The name of Rowly F. Hall must lie associated with the founder of this school. He was an attorney by profession, and was the legal agent of the Marquis of Hertford. Like Crossley he was much esteemed by the people of Lisburn. Mr. Hail presented in 1822 a bell for cupola. of. the school which Weighed 43 pounds. Alas, the, bell and it's cupola are no longer existent.
A fine monument to the memory of Rowley F. Hall adorns the north side
of the, gallery of the Cathedral; It represents at top the Good
Samaritan, and the wording there under is, as follows:
"Go Thou and Do Likewise."
Erected to the memory of Rowley F. Hall, Esquire,. Attorney-at-Law; by personal friends in Lisburn, in testimony of their affection and of his worth in the discharge of the laborious duties of his profession. He was more studious to prevent litigation than to desire emolument.
He exemplified the conduct of the Good Samaritan' in visiting and relieving the sick and afflicted in seasons of epidemic and infectious diseases. He was indefatigable in promoting the education of the poor and the charitable institutions of this parish.
Of the practice of religion and virtue the uniform tenor of his life afforded a bright example.
Died September 22nd, 1826, in the 39th, year of his age.
According to the printed report of 1866, the then committee consisted of the following-The Dean of Ross, Rev. Robert Lindsay, Mr. Redmond Jefferson, Dr. Campbell, Rev. W. D Pounden, treasurer; David Beatty, secretary.
It will thus be seen two members were of the Cathedral Parish and four of Christ Church. Moreover, the School Building since the year 1863, is in Christ Church Parish, and it is said (but it is difficult after such a lapse of time to confirm it) that prior to the building of the church, ' the members of the congregation were wont to worship there. Some Lisburn gentlemen, namely, Mr. Hall, Mr. J. Coulson, and Mr. G. Whitla, mindful either of the founder or of the good work done, bequeathed certain moneys towards the School, the interest of which has been regularly paid.
The first schoolmaster was Mr. Wm. M `Cann-well known to the older inhabitants as an excellent teacher. He held the position for the long space of 57 years. The school was familiarly known. as "M'Cann's School" He retired in 1873. His successor was Mr. G. Ruddock. Other teachers were Mr. Dalt on and Mr. M'Donagh, the latter holding the position for a number of years. The present teachers are Mr. Mulligan and Miss Gowan.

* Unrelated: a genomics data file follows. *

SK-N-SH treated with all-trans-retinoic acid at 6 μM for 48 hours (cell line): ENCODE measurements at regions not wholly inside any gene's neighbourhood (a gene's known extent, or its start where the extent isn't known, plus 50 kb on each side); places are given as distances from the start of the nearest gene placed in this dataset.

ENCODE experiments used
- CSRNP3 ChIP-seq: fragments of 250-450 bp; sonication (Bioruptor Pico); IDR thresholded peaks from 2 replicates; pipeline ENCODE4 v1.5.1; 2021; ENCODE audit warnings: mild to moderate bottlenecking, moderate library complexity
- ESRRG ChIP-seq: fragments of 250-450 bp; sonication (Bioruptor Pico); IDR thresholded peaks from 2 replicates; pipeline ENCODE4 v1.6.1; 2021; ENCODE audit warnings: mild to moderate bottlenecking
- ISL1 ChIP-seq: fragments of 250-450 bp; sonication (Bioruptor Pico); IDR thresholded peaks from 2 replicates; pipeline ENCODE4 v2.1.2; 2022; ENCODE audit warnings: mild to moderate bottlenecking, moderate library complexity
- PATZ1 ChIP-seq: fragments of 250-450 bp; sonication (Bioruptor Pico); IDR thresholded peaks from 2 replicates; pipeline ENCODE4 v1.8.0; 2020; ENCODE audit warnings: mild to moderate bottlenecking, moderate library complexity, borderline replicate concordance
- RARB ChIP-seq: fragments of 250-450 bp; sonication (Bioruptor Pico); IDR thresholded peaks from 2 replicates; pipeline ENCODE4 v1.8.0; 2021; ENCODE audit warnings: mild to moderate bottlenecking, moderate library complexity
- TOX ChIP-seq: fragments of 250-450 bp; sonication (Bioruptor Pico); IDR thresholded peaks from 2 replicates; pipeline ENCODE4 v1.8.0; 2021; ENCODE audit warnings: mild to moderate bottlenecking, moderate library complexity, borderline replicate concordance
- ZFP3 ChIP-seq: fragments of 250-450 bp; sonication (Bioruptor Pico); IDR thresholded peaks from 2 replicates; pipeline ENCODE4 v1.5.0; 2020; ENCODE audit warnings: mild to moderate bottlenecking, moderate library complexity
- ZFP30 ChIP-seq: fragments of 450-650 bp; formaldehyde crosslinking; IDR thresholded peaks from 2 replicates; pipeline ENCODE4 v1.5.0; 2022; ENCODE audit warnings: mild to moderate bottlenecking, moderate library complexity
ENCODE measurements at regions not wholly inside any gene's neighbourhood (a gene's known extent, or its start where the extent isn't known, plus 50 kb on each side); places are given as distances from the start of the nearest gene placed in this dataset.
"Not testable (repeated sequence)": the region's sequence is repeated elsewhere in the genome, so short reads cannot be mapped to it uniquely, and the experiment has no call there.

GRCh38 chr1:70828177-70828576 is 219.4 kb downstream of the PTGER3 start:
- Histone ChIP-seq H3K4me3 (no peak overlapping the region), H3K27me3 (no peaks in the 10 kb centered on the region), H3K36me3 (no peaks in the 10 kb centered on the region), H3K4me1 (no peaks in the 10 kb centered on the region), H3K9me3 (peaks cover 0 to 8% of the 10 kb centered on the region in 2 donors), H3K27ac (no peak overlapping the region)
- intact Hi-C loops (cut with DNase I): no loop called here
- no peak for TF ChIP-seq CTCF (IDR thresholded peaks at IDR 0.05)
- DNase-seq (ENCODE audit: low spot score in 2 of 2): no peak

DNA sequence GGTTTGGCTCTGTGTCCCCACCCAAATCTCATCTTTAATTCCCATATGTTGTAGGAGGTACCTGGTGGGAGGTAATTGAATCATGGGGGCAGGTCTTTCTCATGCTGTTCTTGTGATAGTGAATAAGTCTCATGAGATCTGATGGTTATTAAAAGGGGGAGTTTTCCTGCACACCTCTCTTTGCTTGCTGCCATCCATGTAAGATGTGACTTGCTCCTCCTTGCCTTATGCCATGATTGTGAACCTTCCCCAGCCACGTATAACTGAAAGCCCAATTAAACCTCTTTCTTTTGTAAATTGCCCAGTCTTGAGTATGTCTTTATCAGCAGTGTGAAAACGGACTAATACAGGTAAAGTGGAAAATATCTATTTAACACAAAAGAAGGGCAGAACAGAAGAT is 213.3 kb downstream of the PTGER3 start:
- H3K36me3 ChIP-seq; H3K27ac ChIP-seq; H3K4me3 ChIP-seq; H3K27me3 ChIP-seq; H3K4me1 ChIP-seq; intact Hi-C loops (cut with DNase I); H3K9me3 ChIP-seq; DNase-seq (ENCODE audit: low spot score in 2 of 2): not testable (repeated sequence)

By deed, dated 16th February, 1901, Sir John Murray Scott vested the School Building in the Diocesan Board of Education in fee-simple, and the teachers' residence is held by trustees in fee-simple.
Sir John Murray Scott also transferred to the Diocesan Board a sum of £117 6s .towards the endowment of this School.
Canon Pounden during his incumbency of Christ Church (1863-1884), and subsequently as Rector of Lisburn, until his death, superintended School and ----------- there and it was felt that Christ Church should continue same; and the Diocesan Board of Education, at their meeting held on the 5th day of June, 1918, passed the following resolution:
'That the Dublin Road School, Lisburn, be affiliated with Christ Church, 'Lisburn, and so much of the endowments as are appropriated to the Dublin Road School, Lisburn, by the grant of the 16th February, 1901, from Sir, John Murray Scott and others to the Down and Connor and Dromore Diocesan Board of Education, be paid to the Rector of of ' ` Christ Church, Lisburn, for the benefit of the said School.
That this meeting desires to place on record their thanks to the Rector and Select Vestry of Christ Church, Lisburn for taking over this school, Which they have so kindly volunteered to do, and to continue the good, work so long carried on by the late Canon Pounden.
At a recent meeting of the Select Vestry that body accepted the terms of the resolution, and appointed a small committee consisting of Rev. R. H. S. Cooper, M.A., Miss Pounden, Mr. G. H. Clarke, Mr. F. W. Ewart, and Mr. Joseph Allen to take charge of the School.